LITTLE ROCK — Members of the Occupy Little Rock group began taking down their tents and gathering what could be salvaged of their equipment Tuesday as the city refused to budge on a deadline for the protesters to clear out of a downtown parking lot.

The group has to be clear of its site by 7 a.m. Wednesday.

Occupy activist Mac Miller, who has camped at the city-owned parking lot next to the post office for seven months, said some members plan to submit to arrest Wednesday morning.

"The city decided parking buses was more important than the First Amendment and Section 4 of the Arkansas Constitution," Miller said. "The city, county and state are totally unwilling to negotiate on a public space," Miller said.

The city is preparing for its annual Arkansas Riverfest on Memorial Day weekend, and uses the parking lot for overflow bus parking. It also uses the site for parking during other summer events in the River Market entertainment district.

Occupy Little Rock initially made camp at the Clinton Presidential Center just east of downtown in October. As a compromise to get protesters to leave that site, Little Rock Police Chief Stuart Thomas produced a permit for the group to stay at the parking lot. The site can be seen from Interstate 30, giving the group a high-visibility location for its protests against banks, war, aspects of government and other issues.

Last month, the city amended the permit to include an end date.

Little Rock police spokesman Lt. Terry Hastings wouldn’t discuss police plans for Wednesday morning, other than to say the deadline remains 7 a.m.

Mayor Mark Stodola has said that the group has made its point and it’s time for members to move on. He said the city doesn’t allow overnight camping in parks and other public spaces and that the ordinance will be enforced.

Organizers tried to convince the city to give them a few extra days to improve the chances of finding an alternate site. The group has been trying to get space from a private organization.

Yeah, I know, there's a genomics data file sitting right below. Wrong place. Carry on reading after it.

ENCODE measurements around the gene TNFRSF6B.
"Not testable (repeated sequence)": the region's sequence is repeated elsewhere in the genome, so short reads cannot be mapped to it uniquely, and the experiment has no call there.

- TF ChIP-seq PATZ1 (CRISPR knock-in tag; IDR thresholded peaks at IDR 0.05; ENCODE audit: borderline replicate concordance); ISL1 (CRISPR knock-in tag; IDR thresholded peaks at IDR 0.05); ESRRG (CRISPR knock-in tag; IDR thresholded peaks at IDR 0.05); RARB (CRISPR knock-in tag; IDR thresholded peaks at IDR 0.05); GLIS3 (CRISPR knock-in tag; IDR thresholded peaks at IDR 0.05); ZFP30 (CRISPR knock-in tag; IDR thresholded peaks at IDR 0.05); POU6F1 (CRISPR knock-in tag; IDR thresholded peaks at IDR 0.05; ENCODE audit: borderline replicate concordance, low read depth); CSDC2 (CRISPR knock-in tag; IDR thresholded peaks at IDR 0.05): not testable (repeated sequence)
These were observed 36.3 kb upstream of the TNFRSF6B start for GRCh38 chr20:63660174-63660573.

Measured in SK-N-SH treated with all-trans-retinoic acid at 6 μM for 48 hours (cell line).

On Tuesday, the site was being broken down, with only about a half-dozen tents still standing. The tarp covering what was the kitchen tent was down and members dismantled its frame and organized the removal of food and cooking supplies.

A pile of wooden pallets stood near the south end of the camp. The pallets had been placed under tents to help the tent floors stay dry.

The 54-year-old Miller, a disabled veteran who served 12 years in the Army, said he remained annoyed that the group was tagged as a bunch of hippies.

"We don’t have a drum out here," he said.

He said the tremendous amount of gear that had to be removed was evidence that the group has plenty of support.

"Everything you see here was donated — churches, unions, individuals," Miller said.

Occupy Little Rock is among groups gathering signatures for a proposed ballot item that would essentially end lobbyist gifts to politicians and would double a one-year period that a legislator has to wait before becoming a lobbyist.

The group has also actively opposed housing development in the Lake Maumelle Watershed, an issue that is pending before the Pulaski County Quorum Court.